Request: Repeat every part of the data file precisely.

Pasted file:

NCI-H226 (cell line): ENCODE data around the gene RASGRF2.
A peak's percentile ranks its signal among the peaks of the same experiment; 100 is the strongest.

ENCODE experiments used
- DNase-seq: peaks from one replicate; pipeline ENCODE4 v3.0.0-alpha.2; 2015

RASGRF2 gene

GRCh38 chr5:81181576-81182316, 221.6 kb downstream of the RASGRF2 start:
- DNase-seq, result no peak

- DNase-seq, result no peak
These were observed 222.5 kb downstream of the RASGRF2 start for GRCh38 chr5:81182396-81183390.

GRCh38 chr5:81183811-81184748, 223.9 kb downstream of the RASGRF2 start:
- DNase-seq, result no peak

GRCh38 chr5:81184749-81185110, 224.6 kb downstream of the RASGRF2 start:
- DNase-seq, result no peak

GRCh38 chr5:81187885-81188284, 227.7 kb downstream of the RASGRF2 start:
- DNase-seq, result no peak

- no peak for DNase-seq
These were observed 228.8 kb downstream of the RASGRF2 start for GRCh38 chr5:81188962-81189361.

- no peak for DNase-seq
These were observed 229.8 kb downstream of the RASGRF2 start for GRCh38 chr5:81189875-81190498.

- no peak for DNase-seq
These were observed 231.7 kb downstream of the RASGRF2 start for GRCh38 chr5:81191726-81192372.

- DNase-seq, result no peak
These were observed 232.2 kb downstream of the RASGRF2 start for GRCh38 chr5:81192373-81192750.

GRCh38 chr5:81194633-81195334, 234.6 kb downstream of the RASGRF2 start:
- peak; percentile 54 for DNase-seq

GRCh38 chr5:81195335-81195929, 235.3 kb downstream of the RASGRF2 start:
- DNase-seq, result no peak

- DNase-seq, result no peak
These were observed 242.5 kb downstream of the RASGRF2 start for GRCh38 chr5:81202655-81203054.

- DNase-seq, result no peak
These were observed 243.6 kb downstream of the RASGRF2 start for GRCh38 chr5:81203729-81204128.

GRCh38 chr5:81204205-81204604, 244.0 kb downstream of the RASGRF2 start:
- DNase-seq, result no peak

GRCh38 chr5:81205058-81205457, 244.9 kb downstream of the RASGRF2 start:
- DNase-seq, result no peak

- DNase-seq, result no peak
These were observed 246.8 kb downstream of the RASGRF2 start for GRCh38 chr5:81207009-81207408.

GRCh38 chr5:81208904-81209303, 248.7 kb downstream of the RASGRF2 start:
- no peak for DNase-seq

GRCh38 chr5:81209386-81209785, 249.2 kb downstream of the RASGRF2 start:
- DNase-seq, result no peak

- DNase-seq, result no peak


NCI-H226 (cell line): ENCODE data around the gene RASGRF2.
A peak's percentile ranks its signal among the peaks of the same experiment; 100 is the strongest.

ENCODE experiments used
- DNase-seq: peaks from one replicate; pipeline ENCODE4 v3.0.0-alpha.2; 2015

RASGRF2 gene

GRCh38 chr5:81181576-81182316, 221.6 kb downstream of the RASGRF2 start:
- DNase-seq, result no peak

- DNase-seq, result no peak
These were observed 222.5 kb downstream of the RASGRF2 start for GRCh38 chr5:81182396-81183390.

GRCh38 chr5:81183811-81184748, 223.9 kb downstream of the RASGRF2 start:
- DNase-seq, result no peak

GRCh38 chr5:81184749-81185110, 224.6 kb downstream of the RASGRF2 start:
- DNase-seq, result no peak

GRCh38 chr5:81187885-81188284, 227.7 kb downstream of the RASGRF2 start:
- DNase-seq, result no peak

- no peak for DNase-seq
These were observed 228.8 kb downstream of the RASGRF2 start for GRCh38 chr5:81188962-81189361.

- no peak for DNase-seq
These were observed 229.8 kb downstream of the RASGRF2 start for GRCh38 chr5:81189875-81190498.

- no peak for DNase-seq
These were observed 231.7 kb downstream of the RASGRF2 start for GRCh38 chr5:81191726-81192372.

- DNase-seq, result no peak
These were observed 232.2 kb downstream of the RASGRF2 start for GRCh38 chr5:81192373-81192750.

GRCh38 chr5:81194633-81195334, 234.6 kb downstream of the RASGRF2 start:
- peak; percentile 54 for DNase-seq

GRCh38 chr5:81195335-81195929, 235.3 kb downstream of the RASGRF2 start:
- DNase-seq, result no peak

- DNase-seq, result no peak
These were observed 242.5 kb downstream of the RASGRF2 start for GRCh38 chr5:81202655-81203054.

- DNase-seq, result no peak
These were observed 243.6 kb downstream of the RASGRF2 start for GRCh38 chr5:81203729-81204128.

GRCh38 chr5:81204205-81204604, 244.0 kb downstream of the RASGRF2 start:
- DNase-seq, result no peak

GRCh38 chr5:81205058-81205457, 244.9 kb downstream of the RASGRF2 start:
- DNase-seq, result no peak

- DNase-seq, result no peak
These were observed 246.8 kb downstream of the RASGRF2 start for GRCh38 chr5:81207009-81207408.

GRCh38 chr5:81208904-81209303, 248.7 kb downstream of the RASGRF2 start:
- no peak for DNase-seq

GRCh38 chr5:81209386-81209785, 249.2 kb downstream of the RASGRF2 start:
- DNase-seq, result no peak

- DNase-seq, result no peak